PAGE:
Veteran NBA big man Tyson Chandler said he believes that high school basketball players should be able to jump to the professional ranks and recalled his own struggles before he made it.
Chandler, who is currently on the Houston Rockets, told The Undefeated in a story published Friday that going from high school to the NBA was a big decision for him. He said the “whole college experience wasn’t worth not being able to take care of my family” and explained that his family was homeless when he was a sophomore and junior in college and he was couch surfing.
“People get it twisted. People don’t want to be in them circumstances. It’s just the way this country was set up. We’ve evolved a lot, but in a lot of ways we haven’t evolved. And I think the country knows that. I was a product of that,” Chandler told The Undefeated.
Chandler said he was determined to make it out of his tough circumstances and that once he knew the NBA was an option for him, committed to it and stayed focused.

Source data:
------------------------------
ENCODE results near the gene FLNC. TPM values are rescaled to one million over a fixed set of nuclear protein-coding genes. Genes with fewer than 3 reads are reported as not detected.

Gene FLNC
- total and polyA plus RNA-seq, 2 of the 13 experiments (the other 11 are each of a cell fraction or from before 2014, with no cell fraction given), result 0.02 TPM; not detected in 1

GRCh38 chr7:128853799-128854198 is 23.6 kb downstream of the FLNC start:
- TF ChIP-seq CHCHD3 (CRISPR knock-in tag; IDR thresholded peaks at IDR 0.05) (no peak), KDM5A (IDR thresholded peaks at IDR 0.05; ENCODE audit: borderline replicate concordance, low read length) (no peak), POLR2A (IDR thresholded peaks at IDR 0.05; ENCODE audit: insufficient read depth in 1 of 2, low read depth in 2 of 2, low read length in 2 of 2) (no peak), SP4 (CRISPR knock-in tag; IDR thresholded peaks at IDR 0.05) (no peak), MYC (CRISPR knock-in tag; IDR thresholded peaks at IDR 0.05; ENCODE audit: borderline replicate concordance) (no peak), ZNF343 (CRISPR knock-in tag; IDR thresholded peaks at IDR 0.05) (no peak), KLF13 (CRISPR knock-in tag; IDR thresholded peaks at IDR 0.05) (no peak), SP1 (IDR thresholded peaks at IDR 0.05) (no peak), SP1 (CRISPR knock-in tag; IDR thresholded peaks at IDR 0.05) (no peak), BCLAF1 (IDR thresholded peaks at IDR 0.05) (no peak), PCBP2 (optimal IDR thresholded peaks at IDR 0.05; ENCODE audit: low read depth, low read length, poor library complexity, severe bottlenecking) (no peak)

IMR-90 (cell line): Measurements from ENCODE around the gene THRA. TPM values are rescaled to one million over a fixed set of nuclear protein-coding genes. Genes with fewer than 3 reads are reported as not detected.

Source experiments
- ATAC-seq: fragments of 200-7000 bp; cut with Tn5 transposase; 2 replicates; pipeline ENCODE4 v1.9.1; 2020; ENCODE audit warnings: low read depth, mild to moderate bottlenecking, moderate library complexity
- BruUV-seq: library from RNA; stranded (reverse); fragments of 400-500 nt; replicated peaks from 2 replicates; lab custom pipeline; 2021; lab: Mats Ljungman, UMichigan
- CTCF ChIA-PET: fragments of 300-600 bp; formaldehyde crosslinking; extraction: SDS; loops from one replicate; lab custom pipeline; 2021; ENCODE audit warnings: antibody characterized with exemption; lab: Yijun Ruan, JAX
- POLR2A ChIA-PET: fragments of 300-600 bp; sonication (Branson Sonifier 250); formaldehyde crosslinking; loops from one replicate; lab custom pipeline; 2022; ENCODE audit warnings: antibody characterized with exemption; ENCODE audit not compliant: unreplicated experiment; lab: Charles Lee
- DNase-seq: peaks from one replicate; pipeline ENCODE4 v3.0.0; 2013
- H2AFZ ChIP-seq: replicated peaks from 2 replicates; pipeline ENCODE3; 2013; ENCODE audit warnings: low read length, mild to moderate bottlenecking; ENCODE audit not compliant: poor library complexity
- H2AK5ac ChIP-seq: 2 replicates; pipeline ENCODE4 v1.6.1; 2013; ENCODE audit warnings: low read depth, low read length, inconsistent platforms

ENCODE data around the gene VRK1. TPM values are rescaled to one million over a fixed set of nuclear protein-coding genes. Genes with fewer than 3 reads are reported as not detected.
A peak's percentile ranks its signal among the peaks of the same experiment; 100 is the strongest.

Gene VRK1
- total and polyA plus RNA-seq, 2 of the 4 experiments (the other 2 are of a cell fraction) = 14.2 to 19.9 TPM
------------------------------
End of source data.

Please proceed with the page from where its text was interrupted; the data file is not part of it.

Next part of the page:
“That’s why all high school players should be able to come out. You can fight in a war. You can go and do all kinds of things. So, I don’t know why you can’t come up and be professional and be able to provide for your family and make that decision,” Chandler said. “They say, ‘Guys aren’t ready.’ Well, guys aren’t ready when they come out of college either. It just varies. Some of the greatest players we’ve had in our league came out of high school and some of the greatest players that had the most longevity came out of high school.”
Chandler was selected with the No. 2 pick by the Los Angeles Clippers in the 2001 NBA Draft out of Dominguez High School in Compton, Calif. He was traded to the Chicago Bulls soon after being drafted. He is the last player from the draft class to be playing and is the longest-tenured active NBA player.